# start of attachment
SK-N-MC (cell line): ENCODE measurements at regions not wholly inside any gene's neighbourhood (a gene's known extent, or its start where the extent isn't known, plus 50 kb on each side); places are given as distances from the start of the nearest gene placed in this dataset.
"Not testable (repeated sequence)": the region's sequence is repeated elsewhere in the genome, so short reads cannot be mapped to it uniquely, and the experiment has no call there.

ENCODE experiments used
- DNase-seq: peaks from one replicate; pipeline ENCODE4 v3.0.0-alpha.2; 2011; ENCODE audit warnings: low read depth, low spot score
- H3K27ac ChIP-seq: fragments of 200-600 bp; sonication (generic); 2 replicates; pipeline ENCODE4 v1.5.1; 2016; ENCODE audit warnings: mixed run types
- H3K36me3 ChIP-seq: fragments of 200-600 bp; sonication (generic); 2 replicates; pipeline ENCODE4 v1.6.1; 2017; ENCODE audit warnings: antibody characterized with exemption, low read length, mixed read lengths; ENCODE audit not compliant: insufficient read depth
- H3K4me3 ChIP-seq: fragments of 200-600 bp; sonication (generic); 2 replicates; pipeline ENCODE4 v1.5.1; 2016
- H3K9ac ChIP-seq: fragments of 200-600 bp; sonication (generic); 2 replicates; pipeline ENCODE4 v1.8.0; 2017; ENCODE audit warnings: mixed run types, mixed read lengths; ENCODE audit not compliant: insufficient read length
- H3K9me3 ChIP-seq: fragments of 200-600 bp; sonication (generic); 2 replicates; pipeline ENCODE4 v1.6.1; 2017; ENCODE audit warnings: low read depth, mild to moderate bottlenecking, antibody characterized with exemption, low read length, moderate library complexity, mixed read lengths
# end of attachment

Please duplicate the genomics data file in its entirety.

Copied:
SK-N-MC (cell line): ENCODE measurements at regions not wholly inside any gene's neighbourhood (a gene's known extent, or its start where the extent isn't known, plus 50 kb on each side); places are given as distances from the start of the nearest gene placed in this dataset.
"Not testable (repeated sequence)": the region's sequence is repeated elsewhere in the genome, so short reads cannot be mapped to it uniquely, and the experiment has no call there.

ENCODE experiments used
- DNase-seq: peaks from one replicate; pipeline ENCODE4 v3.0.0-alpha.2; 2011; ENCODE audit warnings: low read depth, low spot score
- H3K27ac ChIP-seq: fragments of 200-600 bp; sonication (generic); 2 replicates; pipeline ENCODE4 v1.5.1; 2016; ENCODE audit warnings: mixed run types
- H3K36me3 ChIP-seq: fragments of 200-600 bp; sonication (generic); 2 replicates; pipeline ENCODE4 v1.6.1; 2017; ENCODE audit warnings: antibody characterized with exemption, low read length, mixed read lengths; ENCODE audit not compliant: insufficient read depth
- H3K4me3 ChIP-seq: fragments of 200-600 bp; sonication (generic); 2 replicates; pipeline ENCODE4 v1.5.1; 2016
- H3K9ac ChIP-seq: fragments of 200-600 bp; sonication (generic); 2 replicates; pipeline ENCODE4 v1.8.0; 2017; ENCODE audit warnings: mixed run types, mixed read lengths; ENCODE audit not compliant: insufficient read length
- H3K9me3 ChIP-seq: fragments of 200-600 bp; sonication (generic); 2 replicates; pipeline ENCODE4 v1.6.1; 2017; ENCODE audit warnings: low read depth, mild to moderate bottlenecking, antibody characterized with exemption, low read length, moderate library complexity, mixed read lengths